Tuesday, June 26, 2007

Coco: Iconic Fragrance

Similar to both Chanel No. 5 and No. 19 in its warm blend of jasmine and rose, Coco could be called an oriental fragrance, and yet its sensuality is more decidedly baroque. Its creator, Jacques Polge, had been struck by the Venetian-style splendour of Coco Chanel's Paris apartment and decided to pay homage to her style by creating a new kind of "oriental", more Western than Eastern in spirit.

A voluptuous perfume dominated by the exuberance of spicy amberry and woody accords, to which notes of leather and orange blossom have been added, Coco represented a more modern interpretation of what a late 20th-century oriental fragrance could and should be. All told, it was an opulent scent that perfectly mirrored the financial boom and the material excesses of the decade.

Vanessa Paradis in a 1992 Coco Chanel TV ads:

Classic 80's commercial that was spoofed by Eddie Murphy in movie Boomerang:

Another Coco Chanel commercial:

Tuesday, June 5, 2007

Celebrity Scent - #8 Prince

Prince has a new signature perfume coming out. The scent named 3121 (adds up to 7) will go on sale 7/7/07 and is already generating a lot of buzz. The name 3121 is also Prince's latest album and the fragrance comes in purple color, which is an allusion to another Prince's album Purple Rain. The world-class musician and showman who was also known to be bit eccentric and once changed his name into a symbol was very much involved in the formulation of the scent. It was described to be a long-lasting floral scent evolving into patchouli and sandalwood. Cedarwood and musk completes the scent.

Thursday, May 31, 2007


Few great names in the world of 20th century glass cause as much excitement as that of Lalique, the leading French glassmaker. Rene Lalique (1860-1945) opened his first glass shop in Paris in 1905 and started to produce finely crafted bottles for Coty. Innovative techniques allowed his beautiful designs to be mass-produced at a low cost and to a high standard, which enabled him to attract clients such as D'Orsay, Houbigant, and Roger et Gallet. Lalique's Art Nouveau pieces typically feature floral and figural etched designs and are extremely valuable.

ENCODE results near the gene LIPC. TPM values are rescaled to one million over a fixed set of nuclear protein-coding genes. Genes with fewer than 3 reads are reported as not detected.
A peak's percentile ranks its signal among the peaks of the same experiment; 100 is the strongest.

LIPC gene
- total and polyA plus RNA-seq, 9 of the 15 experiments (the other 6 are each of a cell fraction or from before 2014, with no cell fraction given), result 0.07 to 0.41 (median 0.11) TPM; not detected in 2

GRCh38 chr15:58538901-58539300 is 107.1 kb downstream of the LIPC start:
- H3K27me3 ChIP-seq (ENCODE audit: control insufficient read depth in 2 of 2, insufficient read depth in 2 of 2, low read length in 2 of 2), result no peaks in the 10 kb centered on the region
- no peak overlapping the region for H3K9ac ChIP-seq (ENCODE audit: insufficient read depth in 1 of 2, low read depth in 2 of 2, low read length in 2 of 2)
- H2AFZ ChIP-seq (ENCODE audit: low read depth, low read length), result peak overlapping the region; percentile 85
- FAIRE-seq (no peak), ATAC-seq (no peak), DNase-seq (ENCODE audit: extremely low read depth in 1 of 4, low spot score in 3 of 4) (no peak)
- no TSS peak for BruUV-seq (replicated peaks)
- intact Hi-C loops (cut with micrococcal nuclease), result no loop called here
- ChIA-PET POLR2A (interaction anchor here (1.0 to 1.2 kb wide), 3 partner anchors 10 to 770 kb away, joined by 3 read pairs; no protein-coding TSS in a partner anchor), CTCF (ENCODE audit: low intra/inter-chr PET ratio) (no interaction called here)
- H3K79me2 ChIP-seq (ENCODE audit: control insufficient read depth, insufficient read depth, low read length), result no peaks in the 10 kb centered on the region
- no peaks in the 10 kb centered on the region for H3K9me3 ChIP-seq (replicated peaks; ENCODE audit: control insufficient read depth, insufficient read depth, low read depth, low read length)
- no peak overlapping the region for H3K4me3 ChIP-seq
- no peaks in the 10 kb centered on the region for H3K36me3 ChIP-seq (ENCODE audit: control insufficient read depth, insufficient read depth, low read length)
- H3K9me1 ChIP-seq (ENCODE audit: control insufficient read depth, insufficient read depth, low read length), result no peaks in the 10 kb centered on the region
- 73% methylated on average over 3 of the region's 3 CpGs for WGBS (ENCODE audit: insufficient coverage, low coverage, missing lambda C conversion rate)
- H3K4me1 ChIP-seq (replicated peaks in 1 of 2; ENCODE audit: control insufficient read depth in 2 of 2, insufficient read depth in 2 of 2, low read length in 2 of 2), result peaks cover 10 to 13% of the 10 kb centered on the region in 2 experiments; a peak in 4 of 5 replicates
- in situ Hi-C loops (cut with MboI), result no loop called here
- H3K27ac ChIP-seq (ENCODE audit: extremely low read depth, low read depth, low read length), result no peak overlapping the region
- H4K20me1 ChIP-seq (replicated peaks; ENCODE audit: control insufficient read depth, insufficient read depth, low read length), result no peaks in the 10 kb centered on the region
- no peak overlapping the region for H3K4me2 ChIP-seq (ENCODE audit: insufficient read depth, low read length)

The Art Deco period saw the company build on earlier successes. Shapes were bold and sometimes featured over-sized decorative stoppers. An original box can greatly increase the value of these bottles. Over the years, Lalique produced thousands of bottles for more than 60 perfume manufacturers, and it is still in business today.

Lalique "Le Lys" perfume bottle for D'Orsay

Lalique "Habanito" perfume bottle for Molinard, circa 1937

Lalique "Amphitrite" perfume bottle, circa 1920

See more in Lalique Museum website.

Saturday, May 19, 2007

Angel: Smells Good Enough to Eat

When you read Angel's ingredients, you might think that you are reading the ingredients of a cake or pudding, not perfume. Since 1990's, there was a host of fragrances using unconventional perfume raw materials for its ingredients. But it was Angel - with its base notes of vanilla, chocolate and caramel, heart notes of berries and honey, and an intense accord of bergamot and patchouli - that first gave the world a taste for what perfume historian Michael Edwards has called "gourmand perfumery."

Created by Olivier Cresp and Yves de Chiris for the fashion designer Thierry Mugler, Angel was a perfume that indeed smell good enough to eat. The perfume was based on the specifications of Mugler who wanted to recapture his childhood with the "scent of the fairground, of little cakes, chocolates and caramels". The result was a tapestry of olfactory emotions, childhood memories and peals of carefree laughter. It was like a fun fair, with its odors of cotton candy, chocolate, and sugared almonds.